Passive vs. Active Solar Energy: What’s the Difference?


Solar power is the world’s fastest-growing renewable source of electricity generation and a crucial component of the transition toward a decarbonized future.

But how does it actually work?

And what’s the difference between passive and active solar energy?

Both active and passive solar power are produced by harnessing the sun’s rays and using them to generate either heat or electricity.

Passive solar energy refers to a specific type of home design that utilizes sunlight to store heat.

Active solar energy can also refer to systems that use the sun’s heat. But the definition also includes the form of solar power you’re most familiar with. Using solar panels to convert the sun’s energy into household electricity. 

Let’s focus on electricity generation first, then move on to passive and active solar heating.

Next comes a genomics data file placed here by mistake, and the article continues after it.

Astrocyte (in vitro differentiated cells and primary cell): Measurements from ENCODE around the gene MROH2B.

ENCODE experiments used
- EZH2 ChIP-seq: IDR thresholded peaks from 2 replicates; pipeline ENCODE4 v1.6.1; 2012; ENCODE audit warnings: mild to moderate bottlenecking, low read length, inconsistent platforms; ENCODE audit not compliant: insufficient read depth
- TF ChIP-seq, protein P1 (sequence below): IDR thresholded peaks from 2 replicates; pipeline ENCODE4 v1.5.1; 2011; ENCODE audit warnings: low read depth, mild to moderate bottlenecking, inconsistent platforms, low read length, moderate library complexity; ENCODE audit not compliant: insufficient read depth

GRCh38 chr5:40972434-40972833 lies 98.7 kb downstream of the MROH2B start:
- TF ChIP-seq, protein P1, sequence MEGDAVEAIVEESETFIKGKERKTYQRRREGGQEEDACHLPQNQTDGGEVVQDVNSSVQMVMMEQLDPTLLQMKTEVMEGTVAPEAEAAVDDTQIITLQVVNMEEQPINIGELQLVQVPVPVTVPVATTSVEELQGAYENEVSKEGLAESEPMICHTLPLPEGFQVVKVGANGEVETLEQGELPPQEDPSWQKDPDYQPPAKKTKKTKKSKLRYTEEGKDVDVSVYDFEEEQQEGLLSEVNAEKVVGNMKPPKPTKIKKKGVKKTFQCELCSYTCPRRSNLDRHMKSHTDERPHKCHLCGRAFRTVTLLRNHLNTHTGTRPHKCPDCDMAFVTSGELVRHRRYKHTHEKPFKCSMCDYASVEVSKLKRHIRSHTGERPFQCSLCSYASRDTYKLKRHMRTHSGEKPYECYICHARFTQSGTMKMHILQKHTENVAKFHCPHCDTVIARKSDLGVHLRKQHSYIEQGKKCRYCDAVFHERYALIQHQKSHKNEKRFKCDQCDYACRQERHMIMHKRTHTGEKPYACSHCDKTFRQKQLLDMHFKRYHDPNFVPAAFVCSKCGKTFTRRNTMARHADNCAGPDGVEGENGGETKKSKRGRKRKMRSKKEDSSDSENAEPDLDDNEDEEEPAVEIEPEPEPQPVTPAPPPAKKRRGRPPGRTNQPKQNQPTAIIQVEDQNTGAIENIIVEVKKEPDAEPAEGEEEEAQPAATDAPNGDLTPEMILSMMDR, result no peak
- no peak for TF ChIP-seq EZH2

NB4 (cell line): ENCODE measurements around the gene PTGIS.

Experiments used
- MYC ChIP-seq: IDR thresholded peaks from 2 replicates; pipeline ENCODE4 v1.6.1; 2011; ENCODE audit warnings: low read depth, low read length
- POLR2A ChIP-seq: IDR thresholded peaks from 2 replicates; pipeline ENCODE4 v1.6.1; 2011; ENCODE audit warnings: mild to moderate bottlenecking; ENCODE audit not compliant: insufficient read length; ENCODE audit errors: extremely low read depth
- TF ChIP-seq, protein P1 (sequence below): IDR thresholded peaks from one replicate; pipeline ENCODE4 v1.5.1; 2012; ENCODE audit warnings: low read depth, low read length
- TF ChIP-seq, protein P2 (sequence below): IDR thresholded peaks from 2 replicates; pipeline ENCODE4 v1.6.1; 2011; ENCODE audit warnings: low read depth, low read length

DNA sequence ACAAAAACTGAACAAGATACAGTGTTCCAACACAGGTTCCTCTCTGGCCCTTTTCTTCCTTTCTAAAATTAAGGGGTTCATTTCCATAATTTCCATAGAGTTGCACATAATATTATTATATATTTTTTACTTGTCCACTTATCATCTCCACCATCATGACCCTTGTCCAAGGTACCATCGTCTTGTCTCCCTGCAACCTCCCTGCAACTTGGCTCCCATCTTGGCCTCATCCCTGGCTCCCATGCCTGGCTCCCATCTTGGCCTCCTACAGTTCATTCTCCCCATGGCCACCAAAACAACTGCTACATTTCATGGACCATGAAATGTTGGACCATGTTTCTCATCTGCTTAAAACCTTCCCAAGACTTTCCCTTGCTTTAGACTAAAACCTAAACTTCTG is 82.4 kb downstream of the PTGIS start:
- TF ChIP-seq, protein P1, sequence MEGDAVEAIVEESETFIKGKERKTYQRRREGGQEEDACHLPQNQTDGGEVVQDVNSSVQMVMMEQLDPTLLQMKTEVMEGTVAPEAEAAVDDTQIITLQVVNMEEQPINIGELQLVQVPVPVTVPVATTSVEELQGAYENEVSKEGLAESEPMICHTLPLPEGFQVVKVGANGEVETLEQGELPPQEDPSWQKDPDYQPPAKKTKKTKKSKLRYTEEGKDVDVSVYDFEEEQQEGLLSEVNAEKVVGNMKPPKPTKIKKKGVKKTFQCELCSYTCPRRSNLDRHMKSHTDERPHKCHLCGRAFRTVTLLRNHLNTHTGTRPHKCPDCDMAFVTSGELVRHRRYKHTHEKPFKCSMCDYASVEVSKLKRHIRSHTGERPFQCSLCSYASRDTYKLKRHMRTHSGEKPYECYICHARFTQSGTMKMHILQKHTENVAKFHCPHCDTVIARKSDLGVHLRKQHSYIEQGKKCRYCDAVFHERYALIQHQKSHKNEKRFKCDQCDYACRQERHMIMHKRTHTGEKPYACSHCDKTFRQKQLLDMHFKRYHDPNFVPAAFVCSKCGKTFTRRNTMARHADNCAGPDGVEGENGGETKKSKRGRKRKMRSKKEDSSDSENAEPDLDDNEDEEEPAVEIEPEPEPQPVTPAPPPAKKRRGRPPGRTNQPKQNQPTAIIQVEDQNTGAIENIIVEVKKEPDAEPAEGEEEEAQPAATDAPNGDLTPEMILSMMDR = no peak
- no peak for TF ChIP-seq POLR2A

(Source: Energy Education)

What Is Solar Energy?

Solar energy consists of light and heat generated by nuclear fusion reactions inside the sun. The most frequent modern use of solar energy relies on the photovoltaic effect. Solar power systems capture photons the sun irradiates and convert them into DC electricity.

Photovoltaic (PV) modules — most commonly solar panels —utilize numerous solar cells under a transparent protective surface like tempered glass to capture the sun’s energy. Solar cells are typically monocrystalline or polycrystalline silicon and conductive metal contacts.

Each solar cell contains two semiconductors — p-type and n-type. Together, they form a p-n junction to create an electric field and convert solar energy into DC electricity.

The solar cells inside a PV panel capture solar energy. But a portable power station or other balance of system is required to convert the Direct Current produced by solar panels into usable Alternating Current (AC) or “household” electricity. 

The above process is what most people think of when they think of “solar power.”

However, there’s more than one way to harness solar energy. It doesn’t require solar panels — and it’s all about heat.     

(Source: 2030Palette)

What Is Passive Solar Energy?

Passive solar energy doesn’t require solar panels, a portable power station, or other balance of system.